Ablative lasers heat the water to a boiling point, thus vaporizing skin cells. The most commonly used wavelengths for ablative laser treatments are the Er:YAG (2,940 nm) and CO2 (10,600 nm). The application of ablative lasers results in a “controlled burn,” which is limited to the outer layers of the skin. This is considered ablative because the outer layers of skin are being destroyed. If the treatment is aggressive, the underlying skin is left raw, uncovered and unprotected. The skin typically becomes erythematous (red) and weepy following the procedure. It is important that the patient agrees to post-treatment instructions. As the wound heals, new skin regenerates and new collagen is laid down in a more orderly fashion. This ultimately results in a thickening of the dermis and the epidermis. Damaged tissues are removed, and sun-induced pigmentation is greatly reduced.

Traditional ablative lasers have fallen out of favor due to the high chance of complications that can occur if the patient doesn’t follow post-treatment instructions. Another option for ablative resurfacing would be the use of a fractionated CO2 laser. The laser beam is fractionated, resulting in an even distribution of focused energy. The goal when using this type of laser is to remove portions of the skin, leaving healthy skin behind and expediting the healing process. The ability to leave intact skin untreated results in fewer complications with more consistent results and reduced down-time.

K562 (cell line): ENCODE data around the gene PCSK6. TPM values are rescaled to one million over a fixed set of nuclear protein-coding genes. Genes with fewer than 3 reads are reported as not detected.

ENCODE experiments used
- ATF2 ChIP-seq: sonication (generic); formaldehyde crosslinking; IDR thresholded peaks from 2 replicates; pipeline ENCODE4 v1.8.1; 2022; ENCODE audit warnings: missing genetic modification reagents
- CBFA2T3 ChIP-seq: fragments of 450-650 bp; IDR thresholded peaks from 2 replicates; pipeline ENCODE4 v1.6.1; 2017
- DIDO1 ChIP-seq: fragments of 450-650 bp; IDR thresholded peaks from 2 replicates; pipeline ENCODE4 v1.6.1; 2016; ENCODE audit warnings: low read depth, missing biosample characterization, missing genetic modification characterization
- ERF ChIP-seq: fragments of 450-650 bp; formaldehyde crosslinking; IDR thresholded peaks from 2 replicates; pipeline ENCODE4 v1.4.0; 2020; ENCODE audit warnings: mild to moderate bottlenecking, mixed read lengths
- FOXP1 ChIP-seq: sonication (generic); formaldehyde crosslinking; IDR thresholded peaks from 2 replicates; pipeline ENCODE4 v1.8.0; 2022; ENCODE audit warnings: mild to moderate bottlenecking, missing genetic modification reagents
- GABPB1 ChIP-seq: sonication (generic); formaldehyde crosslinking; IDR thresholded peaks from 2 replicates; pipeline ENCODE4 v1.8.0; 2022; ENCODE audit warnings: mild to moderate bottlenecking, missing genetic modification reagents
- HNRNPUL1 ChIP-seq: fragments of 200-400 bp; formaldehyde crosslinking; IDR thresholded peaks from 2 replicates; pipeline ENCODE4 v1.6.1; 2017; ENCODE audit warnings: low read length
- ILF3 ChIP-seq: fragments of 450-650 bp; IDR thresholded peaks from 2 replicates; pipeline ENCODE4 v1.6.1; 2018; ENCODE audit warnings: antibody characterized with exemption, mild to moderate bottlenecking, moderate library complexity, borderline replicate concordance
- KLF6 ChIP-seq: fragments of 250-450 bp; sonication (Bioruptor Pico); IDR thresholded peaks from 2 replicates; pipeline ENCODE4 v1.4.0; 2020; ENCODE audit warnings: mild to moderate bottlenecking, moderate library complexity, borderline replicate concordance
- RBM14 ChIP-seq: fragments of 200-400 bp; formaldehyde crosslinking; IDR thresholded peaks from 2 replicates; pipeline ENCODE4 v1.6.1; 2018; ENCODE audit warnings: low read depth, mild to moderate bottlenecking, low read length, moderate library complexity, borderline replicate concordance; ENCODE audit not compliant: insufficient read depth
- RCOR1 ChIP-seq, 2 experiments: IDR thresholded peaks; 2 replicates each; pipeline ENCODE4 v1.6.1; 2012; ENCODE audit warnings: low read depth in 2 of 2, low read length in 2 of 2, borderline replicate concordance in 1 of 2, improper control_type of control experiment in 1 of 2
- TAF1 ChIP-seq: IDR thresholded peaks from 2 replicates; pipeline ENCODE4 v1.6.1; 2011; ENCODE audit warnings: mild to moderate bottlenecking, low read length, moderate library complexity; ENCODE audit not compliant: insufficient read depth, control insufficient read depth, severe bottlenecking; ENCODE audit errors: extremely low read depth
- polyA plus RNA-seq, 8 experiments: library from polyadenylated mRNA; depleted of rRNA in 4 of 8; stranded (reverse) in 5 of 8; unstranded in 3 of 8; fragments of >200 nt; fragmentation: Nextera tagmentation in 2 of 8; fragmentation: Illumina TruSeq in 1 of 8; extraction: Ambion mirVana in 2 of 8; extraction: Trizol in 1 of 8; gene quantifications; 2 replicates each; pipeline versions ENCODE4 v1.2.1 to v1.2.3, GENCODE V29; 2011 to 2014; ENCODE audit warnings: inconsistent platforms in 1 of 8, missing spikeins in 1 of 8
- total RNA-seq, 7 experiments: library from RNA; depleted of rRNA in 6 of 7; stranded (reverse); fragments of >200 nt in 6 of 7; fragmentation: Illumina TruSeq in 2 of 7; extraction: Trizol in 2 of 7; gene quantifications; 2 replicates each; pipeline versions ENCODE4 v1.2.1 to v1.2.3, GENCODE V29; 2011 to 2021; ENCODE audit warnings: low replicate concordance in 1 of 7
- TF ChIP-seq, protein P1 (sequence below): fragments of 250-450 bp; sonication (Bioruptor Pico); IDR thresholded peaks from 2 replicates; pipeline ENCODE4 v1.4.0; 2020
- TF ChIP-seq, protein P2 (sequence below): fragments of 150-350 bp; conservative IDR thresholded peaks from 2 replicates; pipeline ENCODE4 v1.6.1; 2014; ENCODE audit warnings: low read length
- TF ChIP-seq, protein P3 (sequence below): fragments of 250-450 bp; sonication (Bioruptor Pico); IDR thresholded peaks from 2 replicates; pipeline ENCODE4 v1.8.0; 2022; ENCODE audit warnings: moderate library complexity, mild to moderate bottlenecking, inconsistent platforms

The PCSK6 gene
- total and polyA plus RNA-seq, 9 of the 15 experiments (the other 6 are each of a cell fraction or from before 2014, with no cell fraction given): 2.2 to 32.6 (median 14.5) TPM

In non-ablative resurfacing, the water within the skin is heated, causing coagulation (the clotting of small vessels that supply nutrients to the skin), which will eventually lead to the desquamation of skin cells—in other words, the natural removal of these cells by the body. There are also fractional non-ablative lasers that are still used for skin resurfacing. In this case, the light energy heats up portions of the skin as opposed to removing them. There are numerous non-ablative lasers available with varying wavelengths, pulse modes, pulse widths and light delivery. As with all esthetic treatments, it can be hard to decipher which type of resurfacing laser is best for your practice.

Build Your Light Knowledge

The spectrum of light therapy treatments available is pretty large; this is just a quick breakdown of IPL and laser. As estheticians, even if regulations don’t allow you to perform these procedures in your state, it is helpful to have a general understanding of the types of light therapy available to clients so that you can direct them to the best treatment to meet their needs. To perform these treatments, it is important to get advanced training that includes light physics and safety.

Si Author T Wojak 300

Terri A. Wojak, a licensed esthetician of 20 years, is an authority on skin care in a medical setting, education and business. She is director and educator at True U Esthetics, co-author of Mastering Medical Esthetics and author of Aesthetics Exposed: Mastering Skin Care In A Medical Setting and Beyond. She is also a member of the Skin Inc. Editorial Advisory Board.